# Solving For a Sphere's Equation Given a Point of Intersection, as well as the centre.

• Sep 15th 2011, 11:14 PM
SC313
Solving For a Sphere's Equation Given a Point of Intersection, as well as the centre.
Hi everyone,

The question is, "Find the equation of the sphere that psses through the origin with centre at (1,-2, 5)."

The equation of a sphere is: (X-j)^2 + (Y-k)^2 + (Z-L)^2 = r^2, where the centre is (j,k,L).

Would the problem be solved by replacing the Xs, Ys, and Zs with 0, and replacing jkL with (1,-2,5), respectively, and solving for r?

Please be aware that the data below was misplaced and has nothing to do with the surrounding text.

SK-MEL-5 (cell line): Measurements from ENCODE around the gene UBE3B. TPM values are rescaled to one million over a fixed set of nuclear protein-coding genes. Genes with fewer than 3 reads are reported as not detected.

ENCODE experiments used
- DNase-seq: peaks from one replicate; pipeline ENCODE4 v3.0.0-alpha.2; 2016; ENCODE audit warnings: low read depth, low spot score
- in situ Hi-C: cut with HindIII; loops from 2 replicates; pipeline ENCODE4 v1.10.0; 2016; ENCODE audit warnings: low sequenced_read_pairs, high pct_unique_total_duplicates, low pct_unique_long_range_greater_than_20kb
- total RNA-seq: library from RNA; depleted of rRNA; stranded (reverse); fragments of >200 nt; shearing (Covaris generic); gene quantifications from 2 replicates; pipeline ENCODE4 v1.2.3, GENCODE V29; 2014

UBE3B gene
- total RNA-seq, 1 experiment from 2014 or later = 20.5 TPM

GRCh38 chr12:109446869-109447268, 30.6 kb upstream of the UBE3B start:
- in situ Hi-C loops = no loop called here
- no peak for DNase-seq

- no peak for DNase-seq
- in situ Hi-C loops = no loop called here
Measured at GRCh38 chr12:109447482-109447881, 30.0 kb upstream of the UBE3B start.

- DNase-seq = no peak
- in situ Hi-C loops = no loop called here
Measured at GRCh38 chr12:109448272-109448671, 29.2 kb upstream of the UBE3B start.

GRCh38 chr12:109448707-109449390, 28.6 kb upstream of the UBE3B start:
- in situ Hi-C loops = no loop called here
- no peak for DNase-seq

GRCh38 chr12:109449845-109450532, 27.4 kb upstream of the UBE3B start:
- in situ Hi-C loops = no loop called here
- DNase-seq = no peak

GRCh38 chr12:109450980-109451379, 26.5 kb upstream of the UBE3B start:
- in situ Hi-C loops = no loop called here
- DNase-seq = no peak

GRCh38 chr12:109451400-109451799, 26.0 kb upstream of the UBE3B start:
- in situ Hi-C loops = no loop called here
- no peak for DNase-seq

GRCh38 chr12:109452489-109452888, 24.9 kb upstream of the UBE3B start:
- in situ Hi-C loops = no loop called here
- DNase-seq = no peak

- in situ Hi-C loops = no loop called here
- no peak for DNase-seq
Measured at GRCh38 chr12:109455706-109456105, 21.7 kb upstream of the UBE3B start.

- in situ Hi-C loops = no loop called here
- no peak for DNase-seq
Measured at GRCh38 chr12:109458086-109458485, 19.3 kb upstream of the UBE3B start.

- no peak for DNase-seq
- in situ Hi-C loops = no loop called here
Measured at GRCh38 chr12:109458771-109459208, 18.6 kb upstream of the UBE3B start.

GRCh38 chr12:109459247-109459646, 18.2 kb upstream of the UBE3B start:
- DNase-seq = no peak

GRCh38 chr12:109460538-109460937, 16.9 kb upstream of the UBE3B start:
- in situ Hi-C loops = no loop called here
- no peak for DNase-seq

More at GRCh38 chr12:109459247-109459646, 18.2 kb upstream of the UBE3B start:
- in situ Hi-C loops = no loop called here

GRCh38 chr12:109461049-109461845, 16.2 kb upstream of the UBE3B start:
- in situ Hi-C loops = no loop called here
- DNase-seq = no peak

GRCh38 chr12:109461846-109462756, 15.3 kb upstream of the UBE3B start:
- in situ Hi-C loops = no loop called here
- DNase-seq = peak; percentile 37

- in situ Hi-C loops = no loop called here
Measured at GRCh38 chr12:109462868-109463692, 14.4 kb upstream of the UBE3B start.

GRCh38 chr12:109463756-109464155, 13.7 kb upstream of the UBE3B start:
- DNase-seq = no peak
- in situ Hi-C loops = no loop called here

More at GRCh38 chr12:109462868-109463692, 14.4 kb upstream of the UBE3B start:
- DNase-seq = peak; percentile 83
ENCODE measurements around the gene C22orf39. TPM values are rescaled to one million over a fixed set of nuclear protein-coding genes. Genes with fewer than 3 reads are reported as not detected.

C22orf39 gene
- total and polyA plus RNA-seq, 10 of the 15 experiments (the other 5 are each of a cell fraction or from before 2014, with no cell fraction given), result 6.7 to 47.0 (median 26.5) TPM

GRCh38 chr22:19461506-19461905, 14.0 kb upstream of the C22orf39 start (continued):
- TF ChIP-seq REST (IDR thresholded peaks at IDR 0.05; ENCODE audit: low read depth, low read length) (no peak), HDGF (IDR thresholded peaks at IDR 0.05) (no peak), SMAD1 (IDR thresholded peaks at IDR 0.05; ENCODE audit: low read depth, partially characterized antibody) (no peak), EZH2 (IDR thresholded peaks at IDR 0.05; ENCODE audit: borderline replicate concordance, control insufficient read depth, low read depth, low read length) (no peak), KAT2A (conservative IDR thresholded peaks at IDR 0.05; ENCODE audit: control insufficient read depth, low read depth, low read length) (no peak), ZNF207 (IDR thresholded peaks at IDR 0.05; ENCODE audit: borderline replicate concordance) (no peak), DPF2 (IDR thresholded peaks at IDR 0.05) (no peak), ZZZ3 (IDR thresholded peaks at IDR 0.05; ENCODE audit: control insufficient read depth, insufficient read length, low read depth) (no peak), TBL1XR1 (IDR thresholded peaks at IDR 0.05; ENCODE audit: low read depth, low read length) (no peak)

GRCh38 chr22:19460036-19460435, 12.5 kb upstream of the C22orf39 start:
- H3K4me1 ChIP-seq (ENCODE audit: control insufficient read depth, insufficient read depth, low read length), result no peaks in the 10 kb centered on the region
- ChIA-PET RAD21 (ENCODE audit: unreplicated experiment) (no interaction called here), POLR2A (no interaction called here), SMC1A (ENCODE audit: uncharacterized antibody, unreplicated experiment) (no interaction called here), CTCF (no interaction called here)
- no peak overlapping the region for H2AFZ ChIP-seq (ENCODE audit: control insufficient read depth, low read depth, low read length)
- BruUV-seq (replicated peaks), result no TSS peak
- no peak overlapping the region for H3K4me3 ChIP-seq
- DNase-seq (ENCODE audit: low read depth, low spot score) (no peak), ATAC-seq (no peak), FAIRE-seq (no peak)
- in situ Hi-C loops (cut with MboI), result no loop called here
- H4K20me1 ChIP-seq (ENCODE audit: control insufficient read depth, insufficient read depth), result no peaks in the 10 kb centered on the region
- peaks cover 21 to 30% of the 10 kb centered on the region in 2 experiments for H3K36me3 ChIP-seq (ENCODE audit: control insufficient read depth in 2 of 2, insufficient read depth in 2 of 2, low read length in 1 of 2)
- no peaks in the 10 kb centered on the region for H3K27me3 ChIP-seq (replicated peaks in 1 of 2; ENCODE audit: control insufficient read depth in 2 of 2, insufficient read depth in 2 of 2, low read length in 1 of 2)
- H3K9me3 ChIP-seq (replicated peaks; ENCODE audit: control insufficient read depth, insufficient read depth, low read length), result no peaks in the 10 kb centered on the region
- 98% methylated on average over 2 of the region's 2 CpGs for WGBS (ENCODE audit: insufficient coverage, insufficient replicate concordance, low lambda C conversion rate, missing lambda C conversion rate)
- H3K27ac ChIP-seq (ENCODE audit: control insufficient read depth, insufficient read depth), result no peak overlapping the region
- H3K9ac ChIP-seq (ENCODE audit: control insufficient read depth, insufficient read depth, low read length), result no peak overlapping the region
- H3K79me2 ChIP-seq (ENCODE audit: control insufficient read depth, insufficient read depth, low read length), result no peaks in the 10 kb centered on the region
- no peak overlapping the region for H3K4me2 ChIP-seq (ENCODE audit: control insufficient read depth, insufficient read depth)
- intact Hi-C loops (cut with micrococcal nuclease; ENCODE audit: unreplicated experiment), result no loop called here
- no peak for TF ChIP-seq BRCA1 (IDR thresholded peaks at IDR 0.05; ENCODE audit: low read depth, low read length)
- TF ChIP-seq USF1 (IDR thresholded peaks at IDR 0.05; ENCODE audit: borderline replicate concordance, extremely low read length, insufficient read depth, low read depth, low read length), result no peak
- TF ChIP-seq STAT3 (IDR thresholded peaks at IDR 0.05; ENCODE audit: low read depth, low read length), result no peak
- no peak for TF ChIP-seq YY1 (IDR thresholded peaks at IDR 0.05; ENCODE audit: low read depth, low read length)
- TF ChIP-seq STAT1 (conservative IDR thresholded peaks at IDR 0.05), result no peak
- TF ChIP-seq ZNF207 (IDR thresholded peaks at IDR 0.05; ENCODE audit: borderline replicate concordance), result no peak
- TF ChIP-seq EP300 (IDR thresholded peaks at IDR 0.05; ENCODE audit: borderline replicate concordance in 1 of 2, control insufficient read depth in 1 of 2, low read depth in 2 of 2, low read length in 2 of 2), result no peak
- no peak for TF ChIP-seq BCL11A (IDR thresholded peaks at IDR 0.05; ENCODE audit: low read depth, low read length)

• Sep 16th 2011, 03:26 AM
tom@ballooncalculus
Re: Solving For a Sphere's Equation Given a Point of Intersection, as well as the cen
Yes. Visualise it, though, so you see why. See the sphere centred at (1, -2, 5), maybe with an uncertain or fluctuating radius at first, but then fixed so that it passes through the origin. How would you find r, then?
• Sep 16th 2011, 05:05 AM
HallsofIvy
Re: Solving For a Sphere's Equation Given a Point of Intersection, as well as the cen
That is exactly the same as finding the distance between (1, -2, 5), the center, and (0, 0, 0), a point on the sphere- which is, after all, the definition of "radius" of a sphere.